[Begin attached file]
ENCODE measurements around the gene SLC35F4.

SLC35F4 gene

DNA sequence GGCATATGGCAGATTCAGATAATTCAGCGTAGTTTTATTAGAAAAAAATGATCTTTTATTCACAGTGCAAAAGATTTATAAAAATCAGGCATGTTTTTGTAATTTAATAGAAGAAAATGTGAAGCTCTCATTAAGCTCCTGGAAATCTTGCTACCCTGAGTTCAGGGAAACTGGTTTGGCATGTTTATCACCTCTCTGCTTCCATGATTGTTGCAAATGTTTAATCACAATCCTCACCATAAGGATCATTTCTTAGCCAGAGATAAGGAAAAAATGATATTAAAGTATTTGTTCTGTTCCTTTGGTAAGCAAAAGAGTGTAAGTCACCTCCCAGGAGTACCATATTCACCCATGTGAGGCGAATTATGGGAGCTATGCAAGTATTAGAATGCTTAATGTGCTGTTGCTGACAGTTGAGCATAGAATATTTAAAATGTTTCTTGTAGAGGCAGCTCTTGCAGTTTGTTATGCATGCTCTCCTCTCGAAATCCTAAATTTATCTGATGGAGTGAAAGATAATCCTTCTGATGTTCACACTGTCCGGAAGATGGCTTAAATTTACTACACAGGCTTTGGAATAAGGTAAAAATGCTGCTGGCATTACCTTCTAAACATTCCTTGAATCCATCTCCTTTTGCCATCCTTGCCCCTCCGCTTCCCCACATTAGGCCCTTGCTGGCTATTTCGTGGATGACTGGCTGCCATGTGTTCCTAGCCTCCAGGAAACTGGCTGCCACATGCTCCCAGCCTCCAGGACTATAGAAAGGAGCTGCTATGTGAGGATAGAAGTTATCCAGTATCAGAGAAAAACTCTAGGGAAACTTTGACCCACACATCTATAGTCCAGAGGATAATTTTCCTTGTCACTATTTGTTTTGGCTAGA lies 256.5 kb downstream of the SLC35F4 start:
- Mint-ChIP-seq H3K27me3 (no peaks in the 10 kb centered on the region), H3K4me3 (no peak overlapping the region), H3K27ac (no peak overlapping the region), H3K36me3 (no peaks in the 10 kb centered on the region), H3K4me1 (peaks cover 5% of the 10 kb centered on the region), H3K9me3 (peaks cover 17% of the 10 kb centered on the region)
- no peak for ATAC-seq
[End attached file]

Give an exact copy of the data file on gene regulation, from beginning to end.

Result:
ENCODE measurements around the gene SLC35F4.

SLC35F4 gene

DNA sequence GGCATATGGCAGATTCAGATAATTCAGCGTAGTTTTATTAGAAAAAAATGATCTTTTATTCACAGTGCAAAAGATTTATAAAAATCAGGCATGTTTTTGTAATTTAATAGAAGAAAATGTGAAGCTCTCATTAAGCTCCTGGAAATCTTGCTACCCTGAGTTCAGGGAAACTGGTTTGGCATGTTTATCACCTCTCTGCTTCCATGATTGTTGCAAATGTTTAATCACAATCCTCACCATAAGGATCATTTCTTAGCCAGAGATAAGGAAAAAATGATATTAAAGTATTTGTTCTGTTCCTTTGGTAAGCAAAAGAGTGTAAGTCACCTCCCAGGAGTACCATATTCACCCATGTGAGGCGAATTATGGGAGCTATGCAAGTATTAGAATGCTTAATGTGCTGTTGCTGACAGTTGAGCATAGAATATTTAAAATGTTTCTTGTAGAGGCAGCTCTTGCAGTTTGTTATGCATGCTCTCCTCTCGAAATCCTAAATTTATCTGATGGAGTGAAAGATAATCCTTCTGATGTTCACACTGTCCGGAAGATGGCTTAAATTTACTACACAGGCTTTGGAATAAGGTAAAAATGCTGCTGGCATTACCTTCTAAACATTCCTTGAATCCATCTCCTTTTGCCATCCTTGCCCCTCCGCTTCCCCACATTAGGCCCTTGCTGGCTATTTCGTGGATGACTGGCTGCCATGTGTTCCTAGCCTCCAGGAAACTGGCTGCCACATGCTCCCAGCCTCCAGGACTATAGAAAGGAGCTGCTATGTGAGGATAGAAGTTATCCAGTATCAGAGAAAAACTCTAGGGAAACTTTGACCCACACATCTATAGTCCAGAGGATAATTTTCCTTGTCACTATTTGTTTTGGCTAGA lies 256.5 kb downstream of the SLC35F4 start:
- Mint-ChIP-seq H3K27me3 (no peaks in the 10 kb centered on the region), H3K4me3 (no peak overlapping the region), H3K27ac (no peak overlapping the region), H3K36me3 (no peaks in the 10 kb centered on the region), H3K4me1 (peaks cover 5% of the 10 kb centered on the region), H3K9me3 (peaks cover 17% of the 10 kb centered on the region)
- no peak for ATAC-seq